Like many Singaporeans I am a product of the pioneer generation.
My father was still in secondary school when he was told by his father to quit school to get married.
He wasn't thrilled by the prospect and contemplated running away from home to join the navy.
But grandfather's word was law and he brooked no disagreement.
The woman my father was about to marry would arrive by boat from Hainan island in China, a marriage arranged years earlier when my grandfather went back to his village to pick the future wives of his three sons.
You could say it wasn't the most fortuitous start for my generation.
But my parents' experience wasn't unique and though it wasn't how they might have wanted to start life together, they worked hard at it because they wanted a better future for themselves and their children.
When Singapore became independent in 1965, members of this pioneer generation would have been 16 years and older, according to the recently announced official definition.
For many, their lives had already been turned upside down many times - when the Japanese invaded Singapore in 1942, during the tumultuous days of racial riots and political uncertainty in the 1950s and 60s, and the subsequent merger with and separation from Malaysia.
It was a time to grow up quickly, when boys and girls became men and women barely out of their teens.
My father was 19 when he married my mother, who was a year younger. By 1965, both barely 30, they had five children.
Much has been said about the contributions of this group of Singaporeans to the country's development and how they built the foundations on which rapid progress took place.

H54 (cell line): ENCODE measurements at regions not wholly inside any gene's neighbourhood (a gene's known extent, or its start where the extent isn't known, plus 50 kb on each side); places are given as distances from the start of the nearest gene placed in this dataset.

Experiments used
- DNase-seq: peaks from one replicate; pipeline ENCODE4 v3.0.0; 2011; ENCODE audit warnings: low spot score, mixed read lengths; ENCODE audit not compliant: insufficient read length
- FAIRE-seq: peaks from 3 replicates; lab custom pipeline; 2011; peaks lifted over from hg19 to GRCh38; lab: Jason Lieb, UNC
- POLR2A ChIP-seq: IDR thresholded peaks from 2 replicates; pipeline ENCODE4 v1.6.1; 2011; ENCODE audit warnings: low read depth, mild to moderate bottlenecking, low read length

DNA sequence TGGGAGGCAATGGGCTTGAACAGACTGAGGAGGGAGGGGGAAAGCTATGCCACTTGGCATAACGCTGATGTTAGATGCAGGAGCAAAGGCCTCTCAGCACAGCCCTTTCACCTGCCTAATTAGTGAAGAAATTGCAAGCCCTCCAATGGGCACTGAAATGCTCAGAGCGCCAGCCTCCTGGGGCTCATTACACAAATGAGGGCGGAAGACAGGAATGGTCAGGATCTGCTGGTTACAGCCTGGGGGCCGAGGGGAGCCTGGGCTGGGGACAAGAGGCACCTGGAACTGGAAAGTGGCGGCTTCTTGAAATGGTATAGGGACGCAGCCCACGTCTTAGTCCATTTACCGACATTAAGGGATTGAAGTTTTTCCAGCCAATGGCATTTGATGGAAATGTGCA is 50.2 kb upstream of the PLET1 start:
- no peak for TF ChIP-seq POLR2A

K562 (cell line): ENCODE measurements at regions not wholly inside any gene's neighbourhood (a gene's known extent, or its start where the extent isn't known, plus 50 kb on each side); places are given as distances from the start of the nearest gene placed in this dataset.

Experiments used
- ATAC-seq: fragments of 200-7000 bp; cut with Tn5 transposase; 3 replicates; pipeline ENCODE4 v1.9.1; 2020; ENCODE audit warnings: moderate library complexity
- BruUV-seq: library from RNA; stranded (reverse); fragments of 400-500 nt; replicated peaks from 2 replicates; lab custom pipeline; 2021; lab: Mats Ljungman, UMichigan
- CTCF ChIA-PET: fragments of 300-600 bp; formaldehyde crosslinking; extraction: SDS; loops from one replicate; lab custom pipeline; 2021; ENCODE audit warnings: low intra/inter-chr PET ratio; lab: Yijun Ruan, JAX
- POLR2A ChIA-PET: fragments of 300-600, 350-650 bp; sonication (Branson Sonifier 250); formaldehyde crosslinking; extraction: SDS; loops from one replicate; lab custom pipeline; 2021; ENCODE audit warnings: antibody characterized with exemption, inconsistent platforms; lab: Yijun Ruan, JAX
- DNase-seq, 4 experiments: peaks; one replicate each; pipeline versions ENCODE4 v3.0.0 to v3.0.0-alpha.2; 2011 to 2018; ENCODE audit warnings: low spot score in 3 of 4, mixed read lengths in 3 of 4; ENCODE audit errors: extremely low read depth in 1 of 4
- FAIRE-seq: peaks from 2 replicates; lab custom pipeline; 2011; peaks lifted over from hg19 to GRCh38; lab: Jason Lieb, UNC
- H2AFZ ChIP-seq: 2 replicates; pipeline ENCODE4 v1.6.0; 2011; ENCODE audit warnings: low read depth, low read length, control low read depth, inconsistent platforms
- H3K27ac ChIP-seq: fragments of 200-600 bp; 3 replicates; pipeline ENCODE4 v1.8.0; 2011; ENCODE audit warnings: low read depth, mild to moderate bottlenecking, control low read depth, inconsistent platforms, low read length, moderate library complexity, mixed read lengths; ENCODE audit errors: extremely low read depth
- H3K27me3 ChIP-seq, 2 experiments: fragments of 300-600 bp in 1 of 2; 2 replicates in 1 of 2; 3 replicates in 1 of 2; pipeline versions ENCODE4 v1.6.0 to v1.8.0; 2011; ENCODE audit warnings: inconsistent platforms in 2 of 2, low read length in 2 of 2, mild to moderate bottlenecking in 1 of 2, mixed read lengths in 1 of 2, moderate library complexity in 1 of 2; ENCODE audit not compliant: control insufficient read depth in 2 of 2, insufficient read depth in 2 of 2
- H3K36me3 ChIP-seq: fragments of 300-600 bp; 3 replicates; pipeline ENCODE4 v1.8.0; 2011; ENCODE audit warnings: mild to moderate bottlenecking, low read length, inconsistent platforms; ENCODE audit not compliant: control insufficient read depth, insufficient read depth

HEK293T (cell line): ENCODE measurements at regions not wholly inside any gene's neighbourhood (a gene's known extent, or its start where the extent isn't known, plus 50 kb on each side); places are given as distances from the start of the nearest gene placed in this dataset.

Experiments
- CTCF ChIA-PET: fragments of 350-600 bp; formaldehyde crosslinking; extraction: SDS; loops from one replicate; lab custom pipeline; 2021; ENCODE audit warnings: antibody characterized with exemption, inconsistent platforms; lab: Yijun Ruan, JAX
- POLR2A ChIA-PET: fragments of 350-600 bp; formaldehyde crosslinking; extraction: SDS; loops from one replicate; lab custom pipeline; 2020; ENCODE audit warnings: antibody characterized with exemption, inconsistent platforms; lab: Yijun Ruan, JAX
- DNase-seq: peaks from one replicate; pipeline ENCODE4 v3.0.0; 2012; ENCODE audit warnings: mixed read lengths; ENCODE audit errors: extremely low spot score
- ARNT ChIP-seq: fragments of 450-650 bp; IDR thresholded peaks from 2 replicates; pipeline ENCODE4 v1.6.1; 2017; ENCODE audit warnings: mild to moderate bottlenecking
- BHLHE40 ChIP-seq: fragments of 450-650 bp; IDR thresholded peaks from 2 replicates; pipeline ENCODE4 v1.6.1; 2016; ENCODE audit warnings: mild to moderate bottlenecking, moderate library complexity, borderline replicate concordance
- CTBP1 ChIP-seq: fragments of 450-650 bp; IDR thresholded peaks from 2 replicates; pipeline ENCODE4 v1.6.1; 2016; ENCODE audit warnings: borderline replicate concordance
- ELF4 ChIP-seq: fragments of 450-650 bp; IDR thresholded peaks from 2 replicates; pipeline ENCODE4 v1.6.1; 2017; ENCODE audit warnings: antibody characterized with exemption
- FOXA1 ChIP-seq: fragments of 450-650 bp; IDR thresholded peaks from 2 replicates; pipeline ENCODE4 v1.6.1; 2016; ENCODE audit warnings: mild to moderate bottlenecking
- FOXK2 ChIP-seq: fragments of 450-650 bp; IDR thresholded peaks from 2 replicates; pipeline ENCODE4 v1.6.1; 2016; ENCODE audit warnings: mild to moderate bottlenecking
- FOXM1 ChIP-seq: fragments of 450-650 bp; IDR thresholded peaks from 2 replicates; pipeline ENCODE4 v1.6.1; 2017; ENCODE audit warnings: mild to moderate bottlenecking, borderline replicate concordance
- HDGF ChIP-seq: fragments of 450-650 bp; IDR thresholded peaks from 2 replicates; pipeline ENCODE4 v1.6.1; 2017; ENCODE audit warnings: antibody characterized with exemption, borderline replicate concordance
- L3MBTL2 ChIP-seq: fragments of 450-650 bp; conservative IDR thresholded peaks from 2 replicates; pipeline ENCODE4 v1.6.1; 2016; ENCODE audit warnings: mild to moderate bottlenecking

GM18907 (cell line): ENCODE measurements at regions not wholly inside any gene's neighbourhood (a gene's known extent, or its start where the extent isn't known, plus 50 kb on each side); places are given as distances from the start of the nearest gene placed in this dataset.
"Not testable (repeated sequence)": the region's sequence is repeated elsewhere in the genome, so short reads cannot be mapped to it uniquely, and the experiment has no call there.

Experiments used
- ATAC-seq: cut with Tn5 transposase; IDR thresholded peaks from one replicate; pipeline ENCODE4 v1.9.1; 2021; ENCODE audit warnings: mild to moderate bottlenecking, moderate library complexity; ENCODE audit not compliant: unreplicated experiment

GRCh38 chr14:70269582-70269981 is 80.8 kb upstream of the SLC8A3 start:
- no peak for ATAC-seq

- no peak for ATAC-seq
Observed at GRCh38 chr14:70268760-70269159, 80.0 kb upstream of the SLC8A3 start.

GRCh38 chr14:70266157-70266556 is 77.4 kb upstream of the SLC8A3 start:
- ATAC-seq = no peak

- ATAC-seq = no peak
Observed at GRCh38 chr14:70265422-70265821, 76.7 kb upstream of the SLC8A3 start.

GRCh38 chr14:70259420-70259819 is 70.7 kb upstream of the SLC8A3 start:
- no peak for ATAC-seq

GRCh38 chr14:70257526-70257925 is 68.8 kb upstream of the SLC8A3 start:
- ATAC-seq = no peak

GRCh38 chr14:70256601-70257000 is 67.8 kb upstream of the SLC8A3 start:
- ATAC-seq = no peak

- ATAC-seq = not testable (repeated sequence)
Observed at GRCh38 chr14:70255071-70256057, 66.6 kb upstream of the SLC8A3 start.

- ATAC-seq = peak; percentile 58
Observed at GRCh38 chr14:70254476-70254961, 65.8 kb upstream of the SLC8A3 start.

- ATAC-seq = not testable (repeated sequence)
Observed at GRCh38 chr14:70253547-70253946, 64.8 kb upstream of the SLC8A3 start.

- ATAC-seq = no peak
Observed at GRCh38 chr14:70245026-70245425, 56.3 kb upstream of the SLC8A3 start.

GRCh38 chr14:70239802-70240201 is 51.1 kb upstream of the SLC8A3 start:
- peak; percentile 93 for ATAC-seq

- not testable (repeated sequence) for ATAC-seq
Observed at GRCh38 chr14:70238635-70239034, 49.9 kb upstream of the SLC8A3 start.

Most though were ordinary people like my parents doing ordinary jobs under trying circumstances.
But the one task they excelled in and which made the biggest difference to Singapore's future was the single-minded way in which they produced and raised the next generation.
It is difficult today to comprehend why they believed in large families when their ability to provide for so many children seemed so limited and the future looked so uncertain.
From where did their faith spring?
Why did they have such abundant confidence in the future compared to later generations?
This question isn't unique to Singapore and has also been asked elsewhere.
Americans call the generation raised during the great economic depression of the 1920s and who fought in World War II "The Greatest Generation", a term popularised by broadcaster Tom Brokaw in his book of that name.
He writes: "Looking back, I can recall that all grown-ups seemed to have a sense of purpose... Whatever else that was happening in our family or neighbourhood, there was something greater connecting all of us, in large ways and small."
This feeling of being part of a wider community, and which citizens believed they had a responsibility to protect and improve, made their own individual problems seem smaller and less consuming.
Too hard to raise so many children? But that was what was expected of them, and, in any case, hardship was the norm.